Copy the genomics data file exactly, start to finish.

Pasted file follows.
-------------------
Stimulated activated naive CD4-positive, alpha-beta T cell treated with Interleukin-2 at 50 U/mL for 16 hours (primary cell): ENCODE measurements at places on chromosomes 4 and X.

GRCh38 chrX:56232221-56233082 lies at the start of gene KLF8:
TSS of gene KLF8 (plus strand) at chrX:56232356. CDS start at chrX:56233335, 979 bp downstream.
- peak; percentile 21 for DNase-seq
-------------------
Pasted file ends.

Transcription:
Stimulated activated naive CD4-positive, alpha-beta T cell treated with Interleukin-2 at 50 U/mL for 16 hours (primary cell): ENCODE measurements at places on chromosomes 4 and X.

GRCh38 chrX:56232221-56233082 lies at the start of gene KLF8:
TSS of gene KLF8 (plus strand) at chrX:56232356. CDS start at chrX:56233335, 979 bp downstream.
- peak; percentile 21 for DNase-seq